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46 Construction of India’s Largest Blast Furnace (4554 cum) Foundation at JSPL, Angul, Odisha: A Qualitative Approach

Authors: N. S. S. Rao, Tapan Kumar Das, Latiful Pasha

Abstract:

Tata Projects Limited (TPL) located in Hyderabad, India has taken up the challenging venture of executing the entire civil works for India’s largest Blast Furnace with a capacity of 4554 cum at Jindal Steel and Power Limited (JSPL), Angul, Odisha, India. The following write-up briefly elaborates the various steps and methodologies involved in the construction of the foundation for this India’s largest blast furnace.

Keywords: blast furnace, construction, qualitative, approach

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45 Polyhydroxybutyrate Production in Bacteria Isolated from Estuaries along the Eastern Coast of India

Authors: Shubhashree Mahalik, Dhanesh Kumar, Jatin Kumar Pradhan

Abstract:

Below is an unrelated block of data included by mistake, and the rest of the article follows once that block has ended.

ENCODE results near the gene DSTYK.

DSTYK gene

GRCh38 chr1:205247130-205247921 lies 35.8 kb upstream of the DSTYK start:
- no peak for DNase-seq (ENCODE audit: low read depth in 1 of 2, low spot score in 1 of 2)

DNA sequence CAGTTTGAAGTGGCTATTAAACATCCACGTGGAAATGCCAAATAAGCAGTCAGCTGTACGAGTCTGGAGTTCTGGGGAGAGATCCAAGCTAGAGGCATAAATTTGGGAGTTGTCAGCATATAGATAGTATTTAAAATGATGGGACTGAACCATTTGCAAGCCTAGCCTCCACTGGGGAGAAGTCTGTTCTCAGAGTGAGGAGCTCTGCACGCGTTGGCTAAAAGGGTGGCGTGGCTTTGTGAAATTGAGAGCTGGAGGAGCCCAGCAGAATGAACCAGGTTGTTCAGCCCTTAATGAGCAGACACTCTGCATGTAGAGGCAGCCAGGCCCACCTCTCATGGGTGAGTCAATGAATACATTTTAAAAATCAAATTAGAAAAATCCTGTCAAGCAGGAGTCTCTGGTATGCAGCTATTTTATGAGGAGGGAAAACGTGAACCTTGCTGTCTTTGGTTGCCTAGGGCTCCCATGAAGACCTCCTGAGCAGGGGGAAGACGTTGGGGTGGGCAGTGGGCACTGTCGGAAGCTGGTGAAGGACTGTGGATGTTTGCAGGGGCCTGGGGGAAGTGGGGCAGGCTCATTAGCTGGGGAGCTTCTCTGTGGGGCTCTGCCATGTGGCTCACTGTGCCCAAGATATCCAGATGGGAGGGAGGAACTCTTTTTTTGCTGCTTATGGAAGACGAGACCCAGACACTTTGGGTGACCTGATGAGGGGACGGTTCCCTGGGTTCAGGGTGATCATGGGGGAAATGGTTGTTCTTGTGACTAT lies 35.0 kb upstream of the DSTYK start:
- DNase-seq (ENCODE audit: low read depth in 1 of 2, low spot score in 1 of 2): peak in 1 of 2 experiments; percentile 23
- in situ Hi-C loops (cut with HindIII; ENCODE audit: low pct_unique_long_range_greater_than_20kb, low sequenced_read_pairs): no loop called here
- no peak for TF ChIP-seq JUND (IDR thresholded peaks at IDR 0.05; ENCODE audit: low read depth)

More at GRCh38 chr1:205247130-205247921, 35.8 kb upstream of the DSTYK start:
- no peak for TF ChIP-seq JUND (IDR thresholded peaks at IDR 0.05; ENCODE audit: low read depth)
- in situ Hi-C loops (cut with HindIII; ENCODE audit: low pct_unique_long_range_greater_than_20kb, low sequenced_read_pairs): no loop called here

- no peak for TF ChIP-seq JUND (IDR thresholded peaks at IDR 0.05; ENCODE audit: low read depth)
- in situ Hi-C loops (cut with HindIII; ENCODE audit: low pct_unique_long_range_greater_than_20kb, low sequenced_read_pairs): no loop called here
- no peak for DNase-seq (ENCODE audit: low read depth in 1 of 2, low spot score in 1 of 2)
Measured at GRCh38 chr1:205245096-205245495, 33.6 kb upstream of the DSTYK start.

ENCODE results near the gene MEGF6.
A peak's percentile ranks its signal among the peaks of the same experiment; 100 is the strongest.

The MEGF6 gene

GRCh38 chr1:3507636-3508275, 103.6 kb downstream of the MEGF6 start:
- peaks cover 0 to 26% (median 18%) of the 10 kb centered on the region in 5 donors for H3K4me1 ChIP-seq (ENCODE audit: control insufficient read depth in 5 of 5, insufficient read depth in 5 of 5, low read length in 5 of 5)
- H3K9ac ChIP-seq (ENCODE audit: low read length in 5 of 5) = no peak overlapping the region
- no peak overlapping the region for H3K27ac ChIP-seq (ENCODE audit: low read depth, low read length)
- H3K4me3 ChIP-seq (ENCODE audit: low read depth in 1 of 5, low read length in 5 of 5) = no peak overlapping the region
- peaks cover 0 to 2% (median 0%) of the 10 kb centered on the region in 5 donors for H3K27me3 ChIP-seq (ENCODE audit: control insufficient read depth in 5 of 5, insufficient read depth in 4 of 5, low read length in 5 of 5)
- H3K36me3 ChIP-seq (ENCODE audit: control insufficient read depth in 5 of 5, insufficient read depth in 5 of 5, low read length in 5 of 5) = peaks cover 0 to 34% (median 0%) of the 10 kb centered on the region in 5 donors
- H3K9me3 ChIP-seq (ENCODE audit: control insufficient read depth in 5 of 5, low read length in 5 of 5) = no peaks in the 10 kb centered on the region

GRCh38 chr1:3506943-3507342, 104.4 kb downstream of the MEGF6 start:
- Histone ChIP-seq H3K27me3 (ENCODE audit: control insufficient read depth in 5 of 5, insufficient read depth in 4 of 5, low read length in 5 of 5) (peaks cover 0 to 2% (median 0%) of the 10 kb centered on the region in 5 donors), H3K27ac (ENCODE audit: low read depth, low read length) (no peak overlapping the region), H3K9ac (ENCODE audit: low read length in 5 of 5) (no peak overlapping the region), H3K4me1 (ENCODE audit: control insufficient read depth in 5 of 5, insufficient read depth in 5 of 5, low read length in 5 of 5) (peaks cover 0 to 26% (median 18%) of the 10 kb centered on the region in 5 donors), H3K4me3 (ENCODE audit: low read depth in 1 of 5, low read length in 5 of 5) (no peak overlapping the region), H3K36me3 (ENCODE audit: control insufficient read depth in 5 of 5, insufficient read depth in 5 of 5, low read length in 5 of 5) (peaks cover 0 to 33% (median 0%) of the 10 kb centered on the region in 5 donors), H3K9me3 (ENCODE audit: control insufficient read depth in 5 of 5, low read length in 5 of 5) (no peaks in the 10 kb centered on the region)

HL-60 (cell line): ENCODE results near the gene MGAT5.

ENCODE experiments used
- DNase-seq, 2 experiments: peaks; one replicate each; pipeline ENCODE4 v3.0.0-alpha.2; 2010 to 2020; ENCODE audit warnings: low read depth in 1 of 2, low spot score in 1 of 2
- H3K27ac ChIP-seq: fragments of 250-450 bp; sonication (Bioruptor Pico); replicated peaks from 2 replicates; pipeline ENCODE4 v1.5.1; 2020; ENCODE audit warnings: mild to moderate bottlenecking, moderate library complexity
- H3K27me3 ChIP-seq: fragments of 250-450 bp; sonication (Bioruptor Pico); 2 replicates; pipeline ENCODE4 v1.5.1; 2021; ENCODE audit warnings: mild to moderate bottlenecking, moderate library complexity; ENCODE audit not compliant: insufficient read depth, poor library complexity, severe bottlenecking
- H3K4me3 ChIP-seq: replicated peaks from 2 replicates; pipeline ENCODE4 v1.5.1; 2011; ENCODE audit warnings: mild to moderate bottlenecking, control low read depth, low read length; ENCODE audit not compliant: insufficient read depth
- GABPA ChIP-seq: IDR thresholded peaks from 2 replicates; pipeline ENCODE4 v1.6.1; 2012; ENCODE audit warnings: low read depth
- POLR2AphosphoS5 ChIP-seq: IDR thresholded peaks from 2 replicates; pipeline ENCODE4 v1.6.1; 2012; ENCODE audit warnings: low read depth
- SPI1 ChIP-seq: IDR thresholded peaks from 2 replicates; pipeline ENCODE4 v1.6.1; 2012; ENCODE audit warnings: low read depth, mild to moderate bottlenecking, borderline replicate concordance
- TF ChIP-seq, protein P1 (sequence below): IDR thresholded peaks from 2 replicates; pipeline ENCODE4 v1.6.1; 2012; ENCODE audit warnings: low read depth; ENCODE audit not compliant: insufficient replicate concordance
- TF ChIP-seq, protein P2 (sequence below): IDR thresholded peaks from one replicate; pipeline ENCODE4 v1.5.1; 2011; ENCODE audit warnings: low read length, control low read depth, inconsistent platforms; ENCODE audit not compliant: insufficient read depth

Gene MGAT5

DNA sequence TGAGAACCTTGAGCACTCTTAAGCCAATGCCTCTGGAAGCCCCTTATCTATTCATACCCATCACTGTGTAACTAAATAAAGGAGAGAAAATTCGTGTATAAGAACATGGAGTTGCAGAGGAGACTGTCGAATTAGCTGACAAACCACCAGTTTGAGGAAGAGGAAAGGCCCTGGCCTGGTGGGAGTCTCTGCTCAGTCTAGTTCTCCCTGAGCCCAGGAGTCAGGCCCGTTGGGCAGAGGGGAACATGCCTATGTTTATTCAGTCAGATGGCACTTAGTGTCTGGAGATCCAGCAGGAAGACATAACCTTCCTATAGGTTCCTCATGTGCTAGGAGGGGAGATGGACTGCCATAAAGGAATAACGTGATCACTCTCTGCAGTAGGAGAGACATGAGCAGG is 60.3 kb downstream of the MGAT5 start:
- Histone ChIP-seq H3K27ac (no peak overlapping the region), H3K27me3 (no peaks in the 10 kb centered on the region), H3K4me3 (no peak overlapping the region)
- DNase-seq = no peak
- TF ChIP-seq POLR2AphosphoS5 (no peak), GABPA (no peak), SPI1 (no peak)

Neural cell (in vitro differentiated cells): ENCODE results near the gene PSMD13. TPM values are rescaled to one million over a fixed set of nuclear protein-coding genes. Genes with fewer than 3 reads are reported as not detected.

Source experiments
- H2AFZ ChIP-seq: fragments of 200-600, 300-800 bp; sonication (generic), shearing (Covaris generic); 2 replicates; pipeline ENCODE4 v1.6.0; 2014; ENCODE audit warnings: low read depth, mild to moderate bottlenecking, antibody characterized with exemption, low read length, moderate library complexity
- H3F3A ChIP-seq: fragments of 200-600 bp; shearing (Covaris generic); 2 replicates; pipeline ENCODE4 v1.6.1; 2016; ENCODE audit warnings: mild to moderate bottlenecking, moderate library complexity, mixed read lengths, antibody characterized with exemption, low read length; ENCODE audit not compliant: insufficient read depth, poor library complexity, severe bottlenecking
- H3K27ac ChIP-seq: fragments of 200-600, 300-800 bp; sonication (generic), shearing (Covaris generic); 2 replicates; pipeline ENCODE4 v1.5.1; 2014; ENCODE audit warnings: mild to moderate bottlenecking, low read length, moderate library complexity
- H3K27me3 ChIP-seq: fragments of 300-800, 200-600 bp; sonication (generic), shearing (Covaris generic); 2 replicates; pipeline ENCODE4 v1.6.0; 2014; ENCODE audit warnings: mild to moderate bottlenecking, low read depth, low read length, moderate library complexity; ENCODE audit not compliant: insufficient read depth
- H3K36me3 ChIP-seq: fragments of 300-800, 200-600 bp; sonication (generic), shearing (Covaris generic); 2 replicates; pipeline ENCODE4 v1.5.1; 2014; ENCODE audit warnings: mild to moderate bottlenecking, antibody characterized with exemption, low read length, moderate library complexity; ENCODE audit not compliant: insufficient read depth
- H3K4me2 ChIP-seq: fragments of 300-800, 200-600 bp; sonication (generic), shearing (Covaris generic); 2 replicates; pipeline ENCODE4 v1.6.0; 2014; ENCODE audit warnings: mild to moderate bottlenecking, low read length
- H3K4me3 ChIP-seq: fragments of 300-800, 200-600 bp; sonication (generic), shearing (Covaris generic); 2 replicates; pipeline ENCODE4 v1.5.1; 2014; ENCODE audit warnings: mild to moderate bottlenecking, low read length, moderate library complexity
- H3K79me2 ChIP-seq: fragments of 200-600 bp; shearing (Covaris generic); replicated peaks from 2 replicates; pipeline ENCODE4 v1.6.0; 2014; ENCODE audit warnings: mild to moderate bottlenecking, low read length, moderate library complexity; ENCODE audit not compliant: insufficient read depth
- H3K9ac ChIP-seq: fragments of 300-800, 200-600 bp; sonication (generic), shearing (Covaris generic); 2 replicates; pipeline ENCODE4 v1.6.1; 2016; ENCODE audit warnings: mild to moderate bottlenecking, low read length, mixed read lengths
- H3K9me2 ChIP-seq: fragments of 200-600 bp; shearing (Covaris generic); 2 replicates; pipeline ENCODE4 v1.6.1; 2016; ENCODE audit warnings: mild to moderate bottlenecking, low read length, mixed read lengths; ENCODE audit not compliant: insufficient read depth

Odisha is one of the coastal states situated on the eastern part of India with 480 km long coastline. The coastal Odisha is referred to as "Gift of Six Rivers". Balasore, a major coastal district of Odisha is bounded by Bay of Bengal in the East having 26 km long seashore. It is lined with several estuaries rich in biodiversity.Several studies have been carried out on the macro flora and fauna of this area but very few documented information are available regarding microbial biodiversity. In the present study, an attempt has been made to isolate and identify bacteria found along the estuaries of Balasore.Many marine microorganisms are sources of natural products which makes them potential industrial organisms. So the ability of the isolated bacteria to secrete one such industrially significant product, PHB (Polyhydroxybutyrate) has been elucidated. Several rounds of sampling, pure culture, morphological, biochemical and phylogenetic screening led to the identification of two PHB producing strains. Isolate 5 was identified to be Brevibacillus sp. and has maximum similarity to Brevibacillus parabrevis (KX83268). The isolate was named as Brevibacillus sp.KEI-5. Isolate 8 was identified asLysinibacillus sp. having closest similarity withLysinibacillus boroni-tolerance (KP314269) and named as Lysinibacillus sp. KEI-8.Media, temperature, carbon, nitrogen and salinity requirement were optimized for both isolates. Submerged fermentation of both isolates in Terrific Broth media supplemented with optimized carbon and nitrogen source at 37°C led to significant accumulation of PHB as detected by colorimetric method.